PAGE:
For drivers in St. Clair and Bibb Counties, coming across a road block while driving under the influence actually resulted in some extra cash rather than jail time. Researchers of the nonprofit organization, Pacific Institute for Research and Evaluation, were actively looking for volunteers to donate blood and saliva samples as part of a drunk driving survey this past weekend. The institute even constructed large signs on the sides of roads in the two counties hoping to attract drivers to participate in the “paid volunteer survey.”
Drivers who provided a saliva sample received $10 in compensation and those donating blood samples received $50. Off-duty police officers collected these samples anonymously so no one could be found guilty for driving under the influence of alcohol or drugs by volunteering in the paid study.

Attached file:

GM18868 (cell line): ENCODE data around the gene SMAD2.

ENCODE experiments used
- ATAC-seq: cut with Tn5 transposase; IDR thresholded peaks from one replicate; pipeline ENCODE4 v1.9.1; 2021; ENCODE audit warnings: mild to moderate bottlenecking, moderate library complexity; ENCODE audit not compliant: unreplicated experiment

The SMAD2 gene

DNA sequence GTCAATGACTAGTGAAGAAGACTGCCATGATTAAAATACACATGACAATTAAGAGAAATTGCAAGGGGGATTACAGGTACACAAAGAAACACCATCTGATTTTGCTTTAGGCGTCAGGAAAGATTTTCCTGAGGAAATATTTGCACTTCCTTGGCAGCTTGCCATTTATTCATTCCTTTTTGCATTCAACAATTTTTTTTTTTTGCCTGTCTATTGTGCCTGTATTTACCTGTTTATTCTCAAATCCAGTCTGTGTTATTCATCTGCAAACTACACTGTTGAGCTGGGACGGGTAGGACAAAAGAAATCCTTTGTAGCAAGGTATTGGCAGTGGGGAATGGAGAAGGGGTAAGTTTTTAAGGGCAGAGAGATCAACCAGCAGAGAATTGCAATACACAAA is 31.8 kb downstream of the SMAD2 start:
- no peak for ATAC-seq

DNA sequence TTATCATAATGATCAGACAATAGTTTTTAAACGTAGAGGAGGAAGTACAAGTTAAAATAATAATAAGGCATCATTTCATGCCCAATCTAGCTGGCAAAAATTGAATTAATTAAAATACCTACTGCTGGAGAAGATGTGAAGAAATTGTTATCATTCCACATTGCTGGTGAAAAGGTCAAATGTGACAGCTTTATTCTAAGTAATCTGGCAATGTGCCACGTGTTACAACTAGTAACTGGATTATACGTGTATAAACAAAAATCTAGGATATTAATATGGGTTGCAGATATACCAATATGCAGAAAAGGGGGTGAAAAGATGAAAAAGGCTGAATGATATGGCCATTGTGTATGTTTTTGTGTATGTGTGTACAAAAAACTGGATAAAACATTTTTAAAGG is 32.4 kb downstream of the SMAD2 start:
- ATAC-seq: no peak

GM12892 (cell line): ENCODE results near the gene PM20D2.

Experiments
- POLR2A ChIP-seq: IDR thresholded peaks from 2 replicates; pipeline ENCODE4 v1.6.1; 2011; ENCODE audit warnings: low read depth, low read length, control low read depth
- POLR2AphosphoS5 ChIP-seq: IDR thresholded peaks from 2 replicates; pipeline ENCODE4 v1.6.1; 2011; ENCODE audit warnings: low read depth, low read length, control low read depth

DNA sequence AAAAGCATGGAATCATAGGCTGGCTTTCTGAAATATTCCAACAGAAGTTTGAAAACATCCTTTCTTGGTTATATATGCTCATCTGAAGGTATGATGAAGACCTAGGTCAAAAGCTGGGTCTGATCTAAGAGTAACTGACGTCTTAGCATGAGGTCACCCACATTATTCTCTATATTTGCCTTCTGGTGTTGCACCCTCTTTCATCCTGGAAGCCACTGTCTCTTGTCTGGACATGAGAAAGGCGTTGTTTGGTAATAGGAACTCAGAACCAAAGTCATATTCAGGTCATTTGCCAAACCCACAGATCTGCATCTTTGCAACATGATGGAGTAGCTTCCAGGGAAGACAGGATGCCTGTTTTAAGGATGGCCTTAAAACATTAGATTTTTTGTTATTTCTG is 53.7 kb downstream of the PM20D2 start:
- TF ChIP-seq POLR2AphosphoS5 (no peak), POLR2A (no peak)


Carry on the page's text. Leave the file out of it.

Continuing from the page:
This study was paid for by the National Highway Traffic Safety Administration and the Alabama Department of Economic and Community Affairs. While only five roadblocks were set up this weekend in each of the two counties, the NHTSA hopes to set up 60 more throughout the country before October.
The Pacific Institute for Research and Evaluation conducted a similar study in 2007 which surveyed drivers on late weekend hours. The 2007 National Roadside Survey of Alcohol and Drug use by Drivers found that there was a large decline in drivers with a blood-alcohol level at or above the legal limit. It also found that that the most common drugs found in nighttime drivers were marijuana, cocaine and methamphetamine.